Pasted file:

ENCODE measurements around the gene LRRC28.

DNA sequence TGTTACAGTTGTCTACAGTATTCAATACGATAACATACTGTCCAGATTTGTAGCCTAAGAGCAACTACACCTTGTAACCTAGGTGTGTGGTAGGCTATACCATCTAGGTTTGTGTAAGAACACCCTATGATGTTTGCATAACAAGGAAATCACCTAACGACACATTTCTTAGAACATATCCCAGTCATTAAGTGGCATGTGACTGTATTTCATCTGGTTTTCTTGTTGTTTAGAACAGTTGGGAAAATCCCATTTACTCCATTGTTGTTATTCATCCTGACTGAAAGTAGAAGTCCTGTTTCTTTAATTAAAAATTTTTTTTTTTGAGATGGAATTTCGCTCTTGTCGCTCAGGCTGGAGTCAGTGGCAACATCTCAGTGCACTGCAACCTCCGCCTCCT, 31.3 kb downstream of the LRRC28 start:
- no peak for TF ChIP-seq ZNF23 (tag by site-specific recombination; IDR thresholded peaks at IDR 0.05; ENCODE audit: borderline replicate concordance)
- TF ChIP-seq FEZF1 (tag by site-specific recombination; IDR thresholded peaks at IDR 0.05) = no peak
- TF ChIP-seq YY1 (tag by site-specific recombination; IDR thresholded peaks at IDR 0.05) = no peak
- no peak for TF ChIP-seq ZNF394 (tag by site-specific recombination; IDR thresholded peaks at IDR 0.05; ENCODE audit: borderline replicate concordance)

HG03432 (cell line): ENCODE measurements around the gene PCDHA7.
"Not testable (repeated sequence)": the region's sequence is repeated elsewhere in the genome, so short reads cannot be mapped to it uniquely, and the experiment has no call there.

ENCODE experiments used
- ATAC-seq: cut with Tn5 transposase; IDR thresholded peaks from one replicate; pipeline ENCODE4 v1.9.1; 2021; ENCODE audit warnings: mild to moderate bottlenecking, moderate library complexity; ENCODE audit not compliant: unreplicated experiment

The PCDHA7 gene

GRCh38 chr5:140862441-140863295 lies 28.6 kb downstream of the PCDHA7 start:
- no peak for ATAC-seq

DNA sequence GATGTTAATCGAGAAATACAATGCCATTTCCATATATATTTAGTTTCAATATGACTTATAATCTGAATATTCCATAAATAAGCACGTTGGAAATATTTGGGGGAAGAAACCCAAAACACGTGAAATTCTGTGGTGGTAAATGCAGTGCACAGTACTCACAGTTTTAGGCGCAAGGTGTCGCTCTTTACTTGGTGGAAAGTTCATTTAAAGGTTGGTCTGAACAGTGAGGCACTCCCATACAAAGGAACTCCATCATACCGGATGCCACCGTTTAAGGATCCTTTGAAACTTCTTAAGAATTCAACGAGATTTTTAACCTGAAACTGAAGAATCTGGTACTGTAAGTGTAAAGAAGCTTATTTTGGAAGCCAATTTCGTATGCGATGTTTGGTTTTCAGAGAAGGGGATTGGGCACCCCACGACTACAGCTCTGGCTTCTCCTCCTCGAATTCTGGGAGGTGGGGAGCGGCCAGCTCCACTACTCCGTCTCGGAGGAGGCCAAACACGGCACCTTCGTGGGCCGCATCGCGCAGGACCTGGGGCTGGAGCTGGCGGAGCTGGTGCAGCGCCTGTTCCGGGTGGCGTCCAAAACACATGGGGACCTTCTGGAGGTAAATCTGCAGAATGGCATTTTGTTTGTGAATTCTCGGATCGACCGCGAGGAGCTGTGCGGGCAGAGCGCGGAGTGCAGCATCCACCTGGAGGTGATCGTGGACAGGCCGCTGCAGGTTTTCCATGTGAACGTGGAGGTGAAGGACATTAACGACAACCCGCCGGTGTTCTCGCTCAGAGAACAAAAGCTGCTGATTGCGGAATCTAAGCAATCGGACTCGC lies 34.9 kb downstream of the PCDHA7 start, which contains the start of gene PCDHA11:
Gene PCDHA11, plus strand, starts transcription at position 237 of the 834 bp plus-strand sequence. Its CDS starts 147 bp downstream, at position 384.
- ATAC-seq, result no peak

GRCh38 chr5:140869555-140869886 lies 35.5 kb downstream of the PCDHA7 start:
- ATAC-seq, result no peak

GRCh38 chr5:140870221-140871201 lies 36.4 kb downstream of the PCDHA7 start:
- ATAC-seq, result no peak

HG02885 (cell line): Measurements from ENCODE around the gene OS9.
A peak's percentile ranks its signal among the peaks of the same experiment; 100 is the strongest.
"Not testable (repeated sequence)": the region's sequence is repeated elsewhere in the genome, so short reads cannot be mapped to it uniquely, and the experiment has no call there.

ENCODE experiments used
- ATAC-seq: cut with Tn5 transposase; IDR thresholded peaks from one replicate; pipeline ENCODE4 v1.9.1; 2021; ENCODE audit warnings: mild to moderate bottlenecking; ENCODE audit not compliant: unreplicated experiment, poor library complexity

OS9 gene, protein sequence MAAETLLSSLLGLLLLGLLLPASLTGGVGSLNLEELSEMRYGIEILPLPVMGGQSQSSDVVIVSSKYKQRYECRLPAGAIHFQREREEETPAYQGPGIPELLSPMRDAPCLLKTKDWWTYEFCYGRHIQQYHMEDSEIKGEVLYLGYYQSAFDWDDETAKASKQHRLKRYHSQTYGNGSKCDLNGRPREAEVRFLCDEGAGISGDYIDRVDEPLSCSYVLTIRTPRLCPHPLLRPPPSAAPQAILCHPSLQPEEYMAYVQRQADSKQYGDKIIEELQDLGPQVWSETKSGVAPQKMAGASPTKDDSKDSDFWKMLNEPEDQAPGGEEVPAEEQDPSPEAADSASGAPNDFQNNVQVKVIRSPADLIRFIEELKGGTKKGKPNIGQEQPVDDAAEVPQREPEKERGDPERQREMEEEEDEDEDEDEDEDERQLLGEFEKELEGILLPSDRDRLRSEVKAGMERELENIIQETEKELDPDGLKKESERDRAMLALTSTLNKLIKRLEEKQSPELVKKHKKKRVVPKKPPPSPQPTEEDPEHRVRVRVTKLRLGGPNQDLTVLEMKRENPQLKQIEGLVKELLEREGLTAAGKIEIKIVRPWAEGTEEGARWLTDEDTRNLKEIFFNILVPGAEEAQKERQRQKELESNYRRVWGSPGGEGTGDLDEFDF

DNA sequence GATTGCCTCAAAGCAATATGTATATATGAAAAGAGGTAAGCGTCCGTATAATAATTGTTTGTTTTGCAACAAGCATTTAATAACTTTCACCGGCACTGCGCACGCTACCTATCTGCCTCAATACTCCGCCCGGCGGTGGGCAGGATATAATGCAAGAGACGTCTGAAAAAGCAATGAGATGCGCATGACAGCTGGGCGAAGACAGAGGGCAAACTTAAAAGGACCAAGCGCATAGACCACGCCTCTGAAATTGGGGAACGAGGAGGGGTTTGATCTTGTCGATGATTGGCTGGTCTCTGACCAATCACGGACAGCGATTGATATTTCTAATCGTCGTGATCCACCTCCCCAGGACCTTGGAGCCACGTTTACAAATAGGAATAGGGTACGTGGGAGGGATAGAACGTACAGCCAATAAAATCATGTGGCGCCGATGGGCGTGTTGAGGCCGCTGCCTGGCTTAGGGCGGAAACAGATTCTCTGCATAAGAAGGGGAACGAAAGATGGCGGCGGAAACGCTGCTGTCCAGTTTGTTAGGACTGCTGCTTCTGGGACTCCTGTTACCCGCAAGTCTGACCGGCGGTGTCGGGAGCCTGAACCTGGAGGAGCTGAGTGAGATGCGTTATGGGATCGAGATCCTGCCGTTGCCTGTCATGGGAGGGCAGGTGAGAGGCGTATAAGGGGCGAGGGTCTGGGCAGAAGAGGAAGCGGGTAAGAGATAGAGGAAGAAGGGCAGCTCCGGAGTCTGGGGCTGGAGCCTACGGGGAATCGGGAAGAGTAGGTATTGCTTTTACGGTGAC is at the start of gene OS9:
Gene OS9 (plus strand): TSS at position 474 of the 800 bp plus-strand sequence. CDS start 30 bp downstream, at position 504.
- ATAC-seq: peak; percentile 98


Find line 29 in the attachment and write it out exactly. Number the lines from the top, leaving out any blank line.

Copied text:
- ATAC-seq: peak; percentile 98